Movie Review: Love, Simon

h1 {font-family: times new roman; font-size: 20pt;} h2 {font-family: times new roman; font-size: 18pt;} body {font-family: times new roman; font-size: 15pt;} Hey guys! So I went to go see Love, Simon last Friday with Oli as it’s just been released in the UK. I haven’t read the book yet but I wanted to blindly go and see the movie regardless – any LGBT related film means I’m definitely going to see it.

I didn’t really know what to expect from the movie and since I haven’t read the book I had no idea what it was supposed to be like.

Love, Simon is about a normal boy growing up in a normal school (relatively normal minus the weird principal) with normal friends he loves. He has a loving family but has a secret. Simon is gay and hasn’t told anyone, not even his best friend Leah. However, when Simon hears that there’s someone else called Blue at the school who is gay but has kept it a secret, he instantly messages him and goes by the name of Jacques. Blue and Simon talk via email for weeks and Simon is determined to find out Blue’s identity as he’s starting to fall in love with him.

They both encourage each other and inspire one another to tell their family and friends that they are gay but Blue is still kept a secret. That is, until Martin threatens to out him and Simon unless he sets Martin up with his friend Abby on a date.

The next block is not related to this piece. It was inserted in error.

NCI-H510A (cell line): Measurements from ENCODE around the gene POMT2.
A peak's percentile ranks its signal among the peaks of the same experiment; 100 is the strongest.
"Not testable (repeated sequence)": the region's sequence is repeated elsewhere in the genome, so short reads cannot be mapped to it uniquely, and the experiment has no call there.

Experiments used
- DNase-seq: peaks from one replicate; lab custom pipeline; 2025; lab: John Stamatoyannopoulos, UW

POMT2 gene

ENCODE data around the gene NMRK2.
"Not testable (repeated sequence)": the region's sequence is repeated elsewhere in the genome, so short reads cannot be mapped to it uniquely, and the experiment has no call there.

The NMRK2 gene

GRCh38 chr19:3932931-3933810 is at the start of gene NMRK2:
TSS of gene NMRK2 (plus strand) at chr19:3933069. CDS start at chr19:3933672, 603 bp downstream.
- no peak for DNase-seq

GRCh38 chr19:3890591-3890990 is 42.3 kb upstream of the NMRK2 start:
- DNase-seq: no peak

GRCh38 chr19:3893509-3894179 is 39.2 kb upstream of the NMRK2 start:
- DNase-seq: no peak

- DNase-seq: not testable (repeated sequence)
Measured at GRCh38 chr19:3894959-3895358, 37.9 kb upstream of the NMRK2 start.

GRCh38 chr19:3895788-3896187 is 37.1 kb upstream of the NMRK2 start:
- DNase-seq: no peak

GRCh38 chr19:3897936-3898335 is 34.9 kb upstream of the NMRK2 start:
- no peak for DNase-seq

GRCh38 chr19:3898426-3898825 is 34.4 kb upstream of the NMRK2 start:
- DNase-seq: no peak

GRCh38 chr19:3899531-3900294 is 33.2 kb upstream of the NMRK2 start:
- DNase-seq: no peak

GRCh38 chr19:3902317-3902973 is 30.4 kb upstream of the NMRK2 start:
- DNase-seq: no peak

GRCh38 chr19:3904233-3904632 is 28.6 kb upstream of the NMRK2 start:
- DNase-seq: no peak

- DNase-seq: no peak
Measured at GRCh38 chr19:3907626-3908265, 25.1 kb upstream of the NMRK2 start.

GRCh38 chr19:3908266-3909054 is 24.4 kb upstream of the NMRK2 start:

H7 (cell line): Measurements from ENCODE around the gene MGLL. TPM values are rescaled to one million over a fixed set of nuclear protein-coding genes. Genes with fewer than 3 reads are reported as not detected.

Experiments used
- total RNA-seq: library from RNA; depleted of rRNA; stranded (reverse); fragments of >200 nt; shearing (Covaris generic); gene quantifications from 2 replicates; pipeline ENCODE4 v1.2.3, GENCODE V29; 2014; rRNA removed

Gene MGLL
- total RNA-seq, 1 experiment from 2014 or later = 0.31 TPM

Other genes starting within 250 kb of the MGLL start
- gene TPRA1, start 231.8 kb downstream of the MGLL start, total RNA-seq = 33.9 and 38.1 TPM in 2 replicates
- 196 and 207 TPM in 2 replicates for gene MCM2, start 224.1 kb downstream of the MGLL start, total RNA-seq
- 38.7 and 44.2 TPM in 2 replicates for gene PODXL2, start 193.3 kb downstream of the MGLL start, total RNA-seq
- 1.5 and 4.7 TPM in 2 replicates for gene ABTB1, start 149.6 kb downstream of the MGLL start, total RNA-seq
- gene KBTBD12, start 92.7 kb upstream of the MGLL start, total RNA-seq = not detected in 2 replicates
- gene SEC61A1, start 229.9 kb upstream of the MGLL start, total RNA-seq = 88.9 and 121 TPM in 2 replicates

When Martin’s date proposal goes terribly wrong, he angrily outs Simon anonymously and things start going wrong. Blue refuses to speak to him and Simon’s friends are angry he lied to them.

But as you can imagine, they soon forgive him – even Leah who was secretly in love with him. Simon is still trying to identify who Blue is and asks him to meet Simon at the Ferris wheel.

Overall, I really enjoyed the plot of the film and how even though he didn’t meet Blue, he still loved him for his personality. Isn’t that what everyone wants to be loved for?! This and the fact that Simon brings up the whole “Coming Out” issue is great. He thinks straight people shouldn’t have to be the default sexual orientation. Why don’t we all come out? We do any of us have to come out?

The only thing that was disappointing was the fact they made Leah fall for Simon when they would be better off just friends. I also found it rather strange how she suddenly forgives him for everything and she doesn’t have feelings for him anymore. It seemed unrealistic.

If you haven’t already, go see the film, have a laugh and maybe even a cry. It’s a beautiful love story about acceptance and falling for someone’s personality instead of their looks.

Please let me know in the comments what you thought about the film and if the book is any different to the film – I’m really interested to find out!

Until next time, love Vee x

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